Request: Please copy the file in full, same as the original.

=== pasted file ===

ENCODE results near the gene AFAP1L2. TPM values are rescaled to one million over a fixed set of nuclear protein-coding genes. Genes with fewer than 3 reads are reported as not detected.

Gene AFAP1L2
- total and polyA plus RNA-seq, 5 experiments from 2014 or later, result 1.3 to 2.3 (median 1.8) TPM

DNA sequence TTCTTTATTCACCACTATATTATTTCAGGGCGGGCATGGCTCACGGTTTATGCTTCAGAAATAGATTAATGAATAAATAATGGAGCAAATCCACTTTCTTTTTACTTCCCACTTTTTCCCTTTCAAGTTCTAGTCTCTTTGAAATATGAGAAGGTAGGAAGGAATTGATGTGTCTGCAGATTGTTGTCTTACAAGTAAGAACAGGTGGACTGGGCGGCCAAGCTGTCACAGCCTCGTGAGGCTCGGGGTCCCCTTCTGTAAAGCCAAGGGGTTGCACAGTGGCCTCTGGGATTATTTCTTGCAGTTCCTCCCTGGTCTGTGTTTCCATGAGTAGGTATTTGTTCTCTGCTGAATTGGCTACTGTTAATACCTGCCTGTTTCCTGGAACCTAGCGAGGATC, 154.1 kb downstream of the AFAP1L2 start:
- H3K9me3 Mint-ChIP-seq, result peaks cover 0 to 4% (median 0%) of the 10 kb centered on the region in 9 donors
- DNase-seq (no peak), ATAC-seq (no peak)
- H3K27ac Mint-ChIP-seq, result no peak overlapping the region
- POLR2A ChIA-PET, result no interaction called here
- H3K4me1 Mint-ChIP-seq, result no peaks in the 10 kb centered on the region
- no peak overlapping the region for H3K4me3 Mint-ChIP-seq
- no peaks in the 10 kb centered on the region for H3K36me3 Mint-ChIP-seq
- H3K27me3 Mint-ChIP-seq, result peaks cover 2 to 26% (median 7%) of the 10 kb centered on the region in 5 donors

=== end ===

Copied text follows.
ENCODE results near the gene AFAP1L2. TPM values are rescaled to one million over a fixed set of nuclear protein-coding genes. Genes with fewer than 3 reads are reported as not detected.

Gene AFAP1L2
- total and polyA plus RNA-seq, 5 experiments from 2014 or later, result 1.3 to 2.3 (median 1.8) TPM

DNA sequence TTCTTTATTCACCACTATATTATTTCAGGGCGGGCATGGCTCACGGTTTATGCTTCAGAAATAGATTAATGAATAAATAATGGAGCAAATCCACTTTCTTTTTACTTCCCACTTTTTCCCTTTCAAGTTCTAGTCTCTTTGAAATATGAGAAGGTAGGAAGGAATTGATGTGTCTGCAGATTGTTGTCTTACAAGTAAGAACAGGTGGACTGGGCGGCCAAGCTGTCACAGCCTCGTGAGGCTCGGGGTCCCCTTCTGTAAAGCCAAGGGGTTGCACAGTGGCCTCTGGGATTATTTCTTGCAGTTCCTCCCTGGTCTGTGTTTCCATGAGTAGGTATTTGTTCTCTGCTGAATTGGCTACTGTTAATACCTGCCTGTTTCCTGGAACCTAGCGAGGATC, 154.1 kb downstream of the AFAP1L2 start:
- H3K9me3 Mint-ChIP-seq, result peaks cover 0 to 4% (median 0%) of the 10 kb centered on the region in 9 donors
- DNase-seq (no peak), ATAC-seq (no peak)
- H3K27ac Mint-ChIP-seq, result no peak overlapping the region
- POLR2A ChIA-PET, result no interaction called here
- H3K4me1 Mint-ChIP-seq, result no peaks in the 10 kb centered on the region
- no peak overlapping the region for H3K4me3 Mint-ChIP-seq
- no peaks in the 10 kb centered on the region for H3K36me3 Mint-ChIP-seq
- H3K27me3 Mint-ChIP-seq, result peaks cover 2 to 26% (median 7%) of the 10 kb centered on the region in 5 donors